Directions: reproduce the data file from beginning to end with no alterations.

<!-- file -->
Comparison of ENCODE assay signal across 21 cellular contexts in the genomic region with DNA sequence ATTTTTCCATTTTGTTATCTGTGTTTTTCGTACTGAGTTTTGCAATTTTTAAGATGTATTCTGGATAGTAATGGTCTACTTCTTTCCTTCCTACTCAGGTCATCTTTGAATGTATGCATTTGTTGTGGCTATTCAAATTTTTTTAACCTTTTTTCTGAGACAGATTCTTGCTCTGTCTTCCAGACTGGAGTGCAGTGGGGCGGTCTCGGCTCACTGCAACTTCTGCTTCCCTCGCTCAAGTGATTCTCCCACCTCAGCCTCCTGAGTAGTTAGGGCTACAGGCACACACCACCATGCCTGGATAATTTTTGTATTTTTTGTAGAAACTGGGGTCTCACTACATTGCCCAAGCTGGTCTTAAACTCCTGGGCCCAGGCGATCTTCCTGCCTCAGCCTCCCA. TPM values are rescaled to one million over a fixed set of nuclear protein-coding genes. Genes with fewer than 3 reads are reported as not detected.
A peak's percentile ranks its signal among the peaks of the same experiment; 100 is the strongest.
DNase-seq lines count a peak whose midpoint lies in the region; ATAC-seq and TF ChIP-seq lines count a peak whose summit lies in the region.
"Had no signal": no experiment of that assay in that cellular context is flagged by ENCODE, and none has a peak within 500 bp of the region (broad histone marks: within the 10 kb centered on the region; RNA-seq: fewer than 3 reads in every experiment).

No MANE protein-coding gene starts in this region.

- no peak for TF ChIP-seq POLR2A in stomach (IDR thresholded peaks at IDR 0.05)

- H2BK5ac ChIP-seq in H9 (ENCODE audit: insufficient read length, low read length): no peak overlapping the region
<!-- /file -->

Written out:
Comparison of ENCODE assay signal across 21 cellular contexts in the genomic region with DNA sequence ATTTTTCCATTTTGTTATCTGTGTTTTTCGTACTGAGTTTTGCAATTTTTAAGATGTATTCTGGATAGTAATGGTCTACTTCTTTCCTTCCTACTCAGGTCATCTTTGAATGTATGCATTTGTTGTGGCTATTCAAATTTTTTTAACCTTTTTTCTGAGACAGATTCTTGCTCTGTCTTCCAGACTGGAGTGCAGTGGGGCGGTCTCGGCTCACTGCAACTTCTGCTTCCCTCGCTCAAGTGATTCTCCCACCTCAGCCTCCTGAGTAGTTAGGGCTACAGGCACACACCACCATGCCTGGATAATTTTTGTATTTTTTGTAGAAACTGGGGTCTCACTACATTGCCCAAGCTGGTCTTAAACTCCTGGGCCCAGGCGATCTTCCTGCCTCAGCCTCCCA. TPM values are rescaled to one million over a fixed set of nuclear protein-coding genes. Genes with fewer than 3 reads are reported as not detected.
A peak's percentile ranks its signal among the peaks of the same experiment; 100 is the strongest.
DNase-seq lines count a peak whose midpoint lies in the region; ATAC-seq and TF ChIP-seq lines count a peak whose summit lies in the region.
"Had no signal": no experiment of that assay in that cellular context is flagged by ENCODE, and none has a peak within 500 bp of the region (broad histone marks: within the 10 kb centered on the region; RNA-seq: fewer than 3 reads in every experiment).

No MANE protein-coding gene starts in this region.

- no peak for TF ChIP-seq POLR2A in stomach (IDR thresholded peaks at IDR 0.05)

- H2BK5ac ChIP-seq in H9 (ENCODE audit: insufficient read length, low read length): no peak overlapping the region